Markers indicate landholders contacted for the legless lizard survey in NE Victoria.
As part of the current project we made contact with 83 landholders in the Cluster 8 area. Most of these landholders (72) had a Trust for Nature conservation covenant on part of their land (that included legless lizard habitat; grassland or grassy woodland). Each of the 72 received a project information pack in the mail (letter & questionnaire, brochure, ID guide, SSA envelope), explaining the project and its goals and asking for information about legless lizards from their covenant/property. Letters were followed up by a one or several phone calls.
An additional ten landholders without a conservation covenant on their property were also contacted as part of the survey. Continue reading
Garden Skink (Lampropholis guichenoti)
An overcast, breezy morning, punctuated by Painted Honeyeaters calling from the flowering Blakely’s Red Gum – that’s how Trust for Nature’s Spring into Nature event kicked off at McKenzie’s covenant near Springhurst, north-east Victoria.
The topic was woodland management and, specifically, searching for woodland specialist fauna, like legless lizards. So, the cool weather was desirable – any lizard was likely to be cool, sluggish and easier to catch.
This property has a conservation covenant that permanently protects 20 ha of Granitic Hills Woodland and Valley Grassy Forest. The landholders have rabbit-netted much of the covenant and used rocks to weigh down foot-netting to stop rabbits digging under the fence. Our survey transect was 500 m of fence-line with about 6-700 rocks along its base. We also checked the occasional wooden debris in the paddock. We recorded four species of Continue reading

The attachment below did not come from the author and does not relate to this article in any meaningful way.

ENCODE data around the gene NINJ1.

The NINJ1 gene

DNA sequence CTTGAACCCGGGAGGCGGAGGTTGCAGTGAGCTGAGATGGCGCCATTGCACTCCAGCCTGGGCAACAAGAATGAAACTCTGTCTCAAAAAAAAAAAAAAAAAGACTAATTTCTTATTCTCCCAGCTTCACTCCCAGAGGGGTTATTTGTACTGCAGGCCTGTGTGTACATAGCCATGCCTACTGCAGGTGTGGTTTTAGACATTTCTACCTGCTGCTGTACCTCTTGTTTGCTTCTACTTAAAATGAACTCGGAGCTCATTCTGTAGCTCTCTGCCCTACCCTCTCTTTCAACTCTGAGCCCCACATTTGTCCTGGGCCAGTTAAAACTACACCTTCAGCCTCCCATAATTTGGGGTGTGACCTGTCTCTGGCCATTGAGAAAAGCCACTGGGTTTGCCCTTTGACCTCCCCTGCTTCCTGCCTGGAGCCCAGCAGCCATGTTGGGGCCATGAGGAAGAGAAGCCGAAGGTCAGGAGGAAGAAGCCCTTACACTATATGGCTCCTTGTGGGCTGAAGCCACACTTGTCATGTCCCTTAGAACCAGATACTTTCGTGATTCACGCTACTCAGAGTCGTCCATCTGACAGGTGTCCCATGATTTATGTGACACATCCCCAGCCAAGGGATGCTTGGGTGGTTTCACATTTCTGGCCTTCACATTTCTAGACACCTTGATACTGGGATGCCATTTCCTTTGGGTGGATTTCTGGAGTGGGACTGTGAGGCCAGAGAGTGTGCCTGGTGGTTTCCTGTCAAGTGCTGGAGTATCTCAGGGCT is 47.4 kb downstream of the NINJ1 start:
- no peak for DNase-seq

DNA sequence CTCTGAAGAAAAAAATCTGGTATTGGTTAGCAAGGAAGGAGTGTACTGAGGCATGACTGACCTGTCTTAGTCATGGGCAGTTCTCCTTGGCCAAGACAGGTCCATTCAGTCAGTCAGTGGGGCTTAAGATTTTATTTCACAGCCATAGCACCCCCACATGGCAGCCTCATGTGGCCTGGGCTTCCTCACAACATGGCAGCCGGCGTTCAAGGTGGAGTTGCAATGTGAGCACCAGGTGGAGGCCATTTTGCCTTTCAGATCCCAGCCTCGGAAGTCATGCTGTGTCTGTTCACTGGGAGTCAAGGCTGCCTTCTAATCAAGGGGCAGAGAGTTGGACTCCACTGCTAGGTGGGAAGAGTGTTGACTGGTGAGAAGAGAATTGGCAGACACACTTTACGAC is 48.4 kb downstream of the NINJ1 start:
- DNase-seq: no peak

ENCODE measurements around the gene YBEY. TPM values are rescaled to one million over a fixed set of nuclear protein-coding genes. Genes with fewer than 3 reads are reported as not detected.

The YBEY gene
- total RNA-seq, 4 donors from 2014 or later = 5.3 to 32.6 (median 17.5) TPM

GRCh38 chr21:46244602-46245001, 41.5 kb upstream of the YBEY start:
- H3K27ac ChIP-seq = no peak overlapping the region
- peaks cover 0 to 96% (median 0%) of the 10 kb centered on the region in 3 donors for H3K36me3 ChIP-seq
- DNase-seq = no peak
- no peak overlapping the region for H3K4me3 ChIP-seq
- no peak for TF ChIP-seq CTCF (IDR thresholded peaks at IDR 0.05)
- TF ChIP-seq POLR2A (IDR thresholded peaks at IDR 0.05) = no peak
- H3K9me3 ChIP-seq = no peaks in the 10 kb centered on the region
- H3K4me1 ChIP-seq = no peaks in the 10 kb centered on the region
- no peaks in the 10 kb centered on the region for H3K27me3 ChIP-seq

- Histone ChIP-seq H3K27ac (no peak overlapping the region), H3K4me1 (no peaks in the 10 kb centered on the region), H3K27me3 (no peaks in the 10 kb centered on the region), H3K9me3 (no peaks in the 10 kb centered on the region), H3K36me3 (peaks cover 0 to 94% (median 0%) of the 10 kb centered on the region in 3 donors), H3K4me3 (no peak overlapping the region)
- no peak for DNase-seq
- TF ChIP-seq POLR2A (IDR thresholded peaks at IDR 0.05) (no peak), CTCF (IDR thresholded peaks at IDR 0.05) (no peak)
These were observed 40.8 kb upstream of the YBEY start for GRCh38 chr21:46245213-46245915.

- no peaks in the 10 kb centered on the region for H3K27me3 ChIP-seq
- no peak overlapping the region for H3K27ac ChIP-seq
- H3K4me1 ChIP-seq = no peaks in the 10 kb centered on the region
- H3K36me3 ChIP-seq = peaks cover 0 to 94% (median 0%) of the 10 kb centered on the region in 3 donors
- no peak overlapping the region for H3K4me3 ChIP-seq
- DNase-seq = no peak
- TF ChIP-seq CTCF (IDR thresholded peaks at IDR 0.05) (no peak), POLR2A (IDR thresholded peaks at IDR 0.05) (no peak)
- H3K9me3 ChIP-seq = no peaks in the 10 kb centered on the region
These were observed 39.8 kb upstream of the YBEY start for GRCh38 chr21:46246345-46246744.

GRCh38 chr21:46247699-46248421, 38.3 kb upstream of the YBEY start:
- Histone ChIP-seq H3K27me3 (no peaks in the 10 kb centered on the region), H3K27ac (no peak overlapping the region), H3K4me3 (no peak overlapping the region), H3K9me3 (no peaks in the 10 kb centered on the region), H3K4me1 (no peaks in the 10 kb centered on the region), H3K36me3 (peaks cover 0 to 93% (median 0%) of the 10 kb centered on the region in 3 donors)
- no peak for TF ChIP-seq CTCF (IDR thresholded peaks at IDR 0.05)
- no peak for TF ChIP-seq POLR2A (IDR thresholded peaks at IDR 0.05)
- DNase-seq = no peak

Mary rolling some of the plentiful logs in the Gibb paddock.
Bobinawarrah, south-east of Wangaratta, is in the vicinity of the 1980 Striped Legless Lizard record from Markwood (one of only three north-east Victorian records) and in good legless lizard country. Bobinawarrah is also home to the two Gibb brothers, Alan and Dook, who have farmed and lived this country since their childhood and know it like the back of their hand – and they’ve seen plenty of ‘grass snakes’. So, not surprisingly, we’ve sought their advice about legless lizards in this landscape and permission to search on their farms.
Despite decades of observations, neither Alan nor Dook remember ever seeing a grass snake with distinct stripes along the body, although stripes wasn’t something they were particularly looking for. Continue reading
Of all the known Victorian populations of Striped Legless Lizards (Delma impar), the ‘upper north-east cluster’ is one of the least well-known. The Striped Legless Lizard occurs across much of Victoria, but it’s distribution is patchy – partly because its habitat is patchy, but also because a lot of habitat has been lost. For management purposes, Striped Legless Lizard distribution has been divided into loose ‘Clusters’ and the upper north-east is known as Cluster 8.
Striped Legless Lizard records have been sorted into seventeen management clusters. Cluster 8 is in north-east Victoria (from the Striped Legless Lizard national Recovery Plan 1999).